Review by Danny Gaisin
First saw the Benny Andersson/Bjorn Ulvaeus (ABBA) silliness ages ago when everybody trooped to Mirvish’s King Street theatre to hear, sing & dance to the mega hit. Thought the movie version (Streep/Brosnan etc.) was a disaster. Last night I again felt the excitement experienced in Toronto during the last century!. It’s toe-tapping; titillating; hummable and certainly encourages muted singing along. Well staged; superbly sung & acted and meticulously directed. Ancaster may be a community theatre, but its efforts are highly professional productions. Their 2018 “CHICAGO” made our O.A.R. Top Ten List and MAMMA MIA is a definite contender for 2019.
The fluffy plot is probably familiar to everyone except those non-poppy wearers that Cherry ranted about, So a brief iteration. A young lady living on a Greek Island with her mother is engaged. Doesn’t know who her father was but access to Mom’s old diary suggests one of three old suitors. She invites all three to the wedding without telling mater. Add Mom’s two long-ago partners as a disco trio and then incorporate the always-Gold-record songs of ABBA. Surefire hit.
Young Sophie Sheridan is amply played and sung by Danielle Desjardins, and she’s comfortable in all three demanding musical theatre genres. There’s a cute contemporary hint in that she ofttimes adds that ‘Valley Girl’ ‘a‘ at the end of certain words. Erin Bree Pierce portrays her mother. Pierce is somewhat weak in her parental role but is a treat when she’s dancing with Kate Rogers & Emily Bolyea recreating their ‘Dynamos’ disco dancing Queens. Rendering ‘Super Trouper’ properly attired in spangles and high-heeled boots; this number is a definitive join-in-the-chorus requisite. Bolyea is a treat especially when she’s trying to land one of the three potential Daddy’s. But its Rogers who is a standout. This lady owns the show and she possesses that rare talent that exudes a certain something that’s colloquially called charisma. Her interaction with the two other ladies is only outdone during the sexy duet with Riley Macnab whose ‘Pepper’ epitomizes the over testosterone-ic teenager. Their ‘Does Your Mother Know’ number is superlative and worth the admission cost alone!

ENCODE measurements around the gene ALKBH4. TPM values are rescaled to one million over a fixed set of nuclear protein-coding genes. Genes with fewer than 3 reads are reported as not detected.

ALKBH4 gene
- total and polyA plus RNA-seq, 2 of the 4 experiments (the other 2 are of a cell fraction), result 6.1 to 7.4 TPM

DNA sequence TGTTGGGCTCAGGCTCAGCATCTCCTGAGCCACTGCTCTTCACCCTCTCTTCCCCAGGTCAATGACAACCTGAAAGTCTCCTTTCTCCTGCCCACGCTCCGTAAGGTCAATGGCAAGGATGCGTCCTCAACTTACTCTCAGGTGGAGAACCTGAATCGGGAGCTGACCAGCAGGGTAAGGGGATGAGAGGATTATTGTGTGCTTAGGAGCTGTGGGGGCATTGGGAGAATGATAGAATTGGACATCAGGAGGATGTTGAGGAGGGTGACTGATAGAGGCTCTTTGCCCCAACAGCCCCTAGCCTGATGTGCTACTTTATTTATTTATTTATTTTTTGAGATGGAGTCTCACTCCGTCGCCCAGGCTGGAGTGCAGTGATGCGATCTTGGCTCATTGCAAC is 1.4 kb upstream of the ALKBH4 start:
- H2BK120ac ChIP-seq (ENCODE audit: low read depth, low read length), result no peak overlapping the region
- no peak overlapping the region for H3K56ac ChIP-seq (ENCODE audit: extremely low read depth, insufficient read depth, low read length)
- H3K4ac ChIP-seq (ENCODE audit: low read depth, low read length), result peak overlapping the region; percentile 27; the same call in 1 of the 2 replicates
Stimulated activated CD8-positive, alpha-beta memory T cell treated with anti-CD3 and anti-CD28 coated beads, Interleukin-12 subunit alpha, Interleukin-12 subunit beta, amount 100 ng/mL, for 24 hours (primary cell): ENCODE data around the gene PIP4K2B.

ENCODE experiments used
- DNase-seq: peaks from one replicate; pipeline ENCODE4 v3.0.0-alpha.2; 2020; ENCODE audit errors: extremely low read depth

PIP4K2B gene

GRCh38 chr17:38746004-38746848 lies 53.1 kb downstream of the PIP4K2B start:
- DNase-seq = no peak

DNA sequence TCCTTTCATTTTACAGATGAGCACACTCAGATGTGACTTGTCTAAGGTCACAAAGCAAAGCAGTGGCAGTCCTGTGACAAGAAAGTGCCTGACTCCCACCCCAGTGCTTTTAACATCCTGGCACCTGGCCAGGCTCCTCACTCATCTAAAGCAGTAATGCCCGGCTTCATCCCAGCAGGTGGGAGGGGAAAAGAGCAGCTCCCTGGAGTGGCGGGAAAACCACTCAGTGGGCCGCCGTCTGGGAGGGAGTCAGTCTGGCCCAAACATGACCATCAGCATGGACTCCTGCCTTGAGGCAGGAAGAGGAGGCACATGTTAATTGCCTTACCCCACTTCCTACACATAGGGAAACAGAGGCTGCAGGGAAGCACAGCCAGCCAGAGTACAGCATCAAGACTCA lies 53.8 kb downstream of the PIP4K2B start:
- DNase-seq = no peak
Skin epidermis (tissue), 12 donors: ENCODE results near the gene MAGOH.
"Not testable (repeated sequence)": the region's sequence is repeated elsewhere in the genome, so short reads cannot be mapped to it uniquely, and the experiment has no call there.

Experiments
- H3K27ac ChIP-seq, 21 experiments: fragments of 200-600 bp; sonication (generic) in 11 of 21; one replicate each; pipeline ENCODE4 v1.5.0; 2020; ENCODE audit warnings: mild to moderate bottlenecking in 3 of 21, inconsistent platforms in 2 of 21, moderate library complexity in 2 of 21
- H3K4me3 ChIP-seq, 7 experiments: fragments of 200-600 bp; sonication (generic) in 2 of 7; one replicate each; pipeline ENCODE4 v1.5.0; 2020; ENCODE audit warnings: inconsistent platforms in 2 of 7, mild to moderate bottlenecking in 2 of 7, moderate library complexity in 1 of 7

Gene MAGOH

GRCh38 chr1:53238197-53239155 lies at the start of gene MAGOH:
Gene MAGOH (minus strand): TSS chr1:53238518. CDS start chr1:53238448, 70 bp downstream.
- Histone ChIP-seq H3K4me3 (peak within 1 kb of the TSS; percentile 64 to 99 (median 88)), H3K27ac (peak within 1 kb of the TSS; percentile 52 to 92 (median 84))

The paternal potentiates are played by Michael Churm; Jim Broadley & E. Jan Chithalen. All three possess strong tenor voices and display innate acting abilities, but the latter seems first among equals. His demeanor, good looks and singing manner are noticeable.
Directing such a large cast and wrangling the ensemble who are the counterpuntal backup voices while the leads are stage front is a major challenge. Every detail is faultless and Nupi Gokhale has been meticulous and precise, thus assuring that the play progresses smoothly and without seams. She allows her leads to imbue certain personal quirks into the role portrayals and thus adds credibility to the stage characterizations. Her incorporation of the numerous chorus numbers designed by Tina Rath flow naturally and are perfectly synchronized reflecting tons of rehearsals.
Mamma Mia is the reverse procedure of musical comedy creation. As opposed to a plot being musicalized, this is a case of taking marvelous music & lyrics, then creating a plot n which to display same. Alas, the second act’s pace slows somewhat but audiences shouldn’t leave at intermission or they’ll miss the Tanya & Pepper number mentioned above. It was director Gokhale’s desire that her audience let ”the silliness take over and leave here tonight bopping to the music and grinning ear-to-ear”. Miss Gokhale – we DID, and “ ♫ Thank you for the Music ♪”
MAMMA MIA will be at Theatre Ancaster until Nov. 30th.